When Mississippi governor Haley Barbour exited the presidential race last month, it had little effect on the wider campaign, except for one thing: Barbour seemed to be the only mainstream Republican candidate (so, not including Ron Paul or Gary Johnson) calling for the United States to leave Afghanistan. With him gone, opinion on the war and, really, waging war in general became homogeneous among the major players. No cutting and running, anytime, anywhere!
But Jon Huntsman, who as the former ambassador to China has more foreign policy experience than anyone else in the field, also seems to have a different foreign policy outlook than anyone in the field. He tells George Stephanopolous that he wouldn’t have intervened in Libya:
George Stephanopoulos: Is the President fighting that war effectively today?
Jon Huntsman: It means that we have too much in the way of boots on the ground in corners of the world where we probably don’t need it. It means that we must prepare for an asymmetrical kind of response. It means that we probably don’t need to be in certain parts of the Middle East where there are domestic revolutions playing out. Where we probably just ought to let them play out.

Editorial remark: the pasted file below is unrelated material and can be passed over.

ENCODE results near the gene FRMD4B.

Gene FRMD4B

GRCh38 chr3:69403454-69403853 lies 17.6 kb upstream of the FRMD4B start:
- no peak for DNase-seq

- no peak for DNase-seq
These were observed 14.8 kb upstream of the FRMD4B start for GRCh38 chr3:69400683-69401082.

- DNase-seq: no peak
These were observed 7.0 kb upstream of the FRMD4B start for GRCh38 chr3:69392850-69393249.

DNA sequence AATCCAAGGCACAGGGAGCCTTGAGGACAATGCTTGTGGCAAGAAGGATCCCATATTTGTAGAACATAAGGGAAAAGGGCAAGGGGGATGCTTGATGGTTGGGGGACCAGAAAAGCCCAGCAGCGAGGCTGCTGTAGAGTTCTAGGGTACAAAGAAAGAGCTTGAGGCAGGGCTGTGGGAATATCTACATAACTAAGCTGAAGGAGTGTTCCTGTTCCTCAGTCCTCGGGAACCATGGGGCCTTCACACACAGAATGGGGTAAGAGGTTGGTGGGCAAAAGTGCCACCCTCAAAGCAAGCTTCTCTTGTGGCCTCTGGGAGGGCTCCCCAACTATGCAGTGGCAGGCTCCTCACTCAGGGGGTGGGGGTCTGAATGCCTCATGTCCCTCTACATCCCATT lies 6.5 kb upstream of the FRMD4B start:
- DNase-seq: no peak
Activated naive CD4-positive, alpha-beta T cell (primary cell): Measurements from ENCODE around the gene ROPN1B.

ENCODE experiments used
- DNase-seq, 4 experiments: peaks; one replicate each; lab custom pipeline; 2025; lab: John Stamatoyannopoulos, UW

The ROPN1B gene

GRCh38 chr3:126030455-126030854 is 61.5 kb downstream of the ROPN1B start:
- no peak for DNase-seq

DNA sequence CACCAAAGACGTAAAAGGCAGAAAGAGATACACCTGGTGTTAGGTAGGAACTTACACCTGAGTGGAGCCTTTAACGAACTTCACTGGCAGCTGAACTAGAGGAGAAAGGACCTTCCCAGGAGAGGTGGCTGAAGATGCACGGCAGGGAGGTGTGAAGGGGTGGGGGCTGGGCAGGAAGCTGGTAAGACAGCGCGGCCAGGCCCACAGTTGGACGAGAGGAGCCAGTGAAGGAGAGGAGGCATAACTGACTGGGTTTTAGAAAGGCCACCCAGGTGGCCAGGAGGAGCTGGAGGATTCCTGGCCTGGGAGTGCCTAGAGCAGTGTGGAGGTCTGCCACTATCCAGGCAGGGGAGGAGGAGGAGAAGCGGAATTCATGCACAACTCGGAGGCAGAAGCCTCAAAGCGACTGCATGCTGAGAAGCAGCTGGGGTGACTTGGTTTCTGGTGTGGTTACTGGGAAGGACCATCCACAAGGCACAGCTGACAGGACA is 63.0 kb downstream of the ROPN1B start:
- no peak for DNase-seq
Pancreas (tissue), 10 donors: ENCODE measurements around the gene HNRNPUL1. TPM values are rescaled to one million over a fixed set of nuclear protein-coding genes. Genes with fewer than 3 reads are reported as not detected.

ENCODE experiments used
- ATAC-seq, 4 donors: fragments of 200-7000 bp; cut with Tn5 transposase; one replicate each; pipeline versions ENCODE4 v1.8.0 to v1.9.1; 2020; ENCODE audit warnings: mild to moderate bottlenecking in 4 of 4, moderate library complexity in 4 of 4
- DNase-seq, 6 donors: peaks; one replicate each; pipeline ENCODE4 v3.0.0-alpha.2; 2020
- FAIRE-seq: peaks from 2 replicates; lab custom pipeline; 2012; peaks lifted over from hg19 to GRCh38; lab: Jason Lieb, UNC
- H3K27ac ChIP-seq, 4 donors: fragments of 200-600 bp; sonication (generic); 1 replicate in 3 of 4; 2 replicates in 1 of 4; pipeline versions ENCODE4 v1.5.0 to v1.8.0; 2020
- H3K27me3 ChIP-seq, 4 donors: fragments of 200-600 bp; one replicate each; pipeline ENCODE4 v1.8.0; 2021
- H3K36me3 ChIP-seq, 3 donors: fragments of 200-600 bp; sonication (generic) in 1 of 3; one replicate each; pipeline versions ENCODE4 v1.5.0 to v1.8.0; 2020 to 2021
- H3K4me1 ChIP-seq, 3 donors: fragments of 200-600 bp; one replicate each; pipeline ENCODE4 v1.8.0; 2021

George Stephanopoulos: Is that Libya?
Jon Huntsman: Libya would be among them.
George Stephanopoulos: You’d stop enforcing the no-fly zone?
And he sounds like, tentatively, he would like to leave Afghanistan:
George Stephanopoulos: You also said, in the event, that a draw-down in Afghanistan is inevitable. So would you begin it today?
Perhaps not coincidentally, Barbour was on CNN yesterday standing up for Huntsman’s conservative credentials.